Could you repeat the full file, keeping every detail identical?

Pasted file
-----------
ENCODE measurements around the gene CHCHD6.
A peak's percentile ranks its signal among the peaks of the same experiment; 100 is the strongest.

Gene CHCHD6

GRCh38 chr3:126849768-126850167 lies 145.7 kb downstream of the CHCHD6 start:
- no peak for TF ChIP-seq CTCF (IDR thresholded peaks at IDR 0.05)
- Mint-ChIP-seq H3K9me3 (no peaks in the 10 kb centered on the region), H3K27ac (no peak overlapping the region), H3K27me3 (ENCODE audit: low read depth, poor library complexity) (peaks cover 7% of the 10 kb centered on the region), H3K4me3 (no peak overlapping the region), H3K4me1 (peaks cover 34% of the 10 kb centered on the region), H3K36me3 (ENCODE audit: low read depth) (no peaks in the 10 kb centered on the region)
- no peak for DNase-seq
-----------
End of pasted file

ENCODE measurements around the gene CHCHD6.
A peak's percentile ranks its signal among the peaks of the same experiment; 100 is the strongest.

Gene CHCHD6

GRCh38 chr3:126849768-126850167 lies 145.7 kb downstream of the CHCHD6 start:
- no peak for TF ChIP-seq CTCF (IDR thresholded peaks at IDR 0.05)
- Mint-ChIP-seq H3K9me3 (no peaks in the 10 kb centered on the region), H3K27ac (no peak overlapping the region), H3K27me3 (ENCODE audit: low read depth, poor library complexity) (peaks cover 7% of the 10 kb centered on the region), H3K4me3 (no peak overlapping the region), H3K4me1 (peaks cover 34% of the 10 kb centered on the region), H3K36me3 (ENCODE audit: low read depth) (no peaks in the 10 kb centered on the region)
- no peak for DNase-seq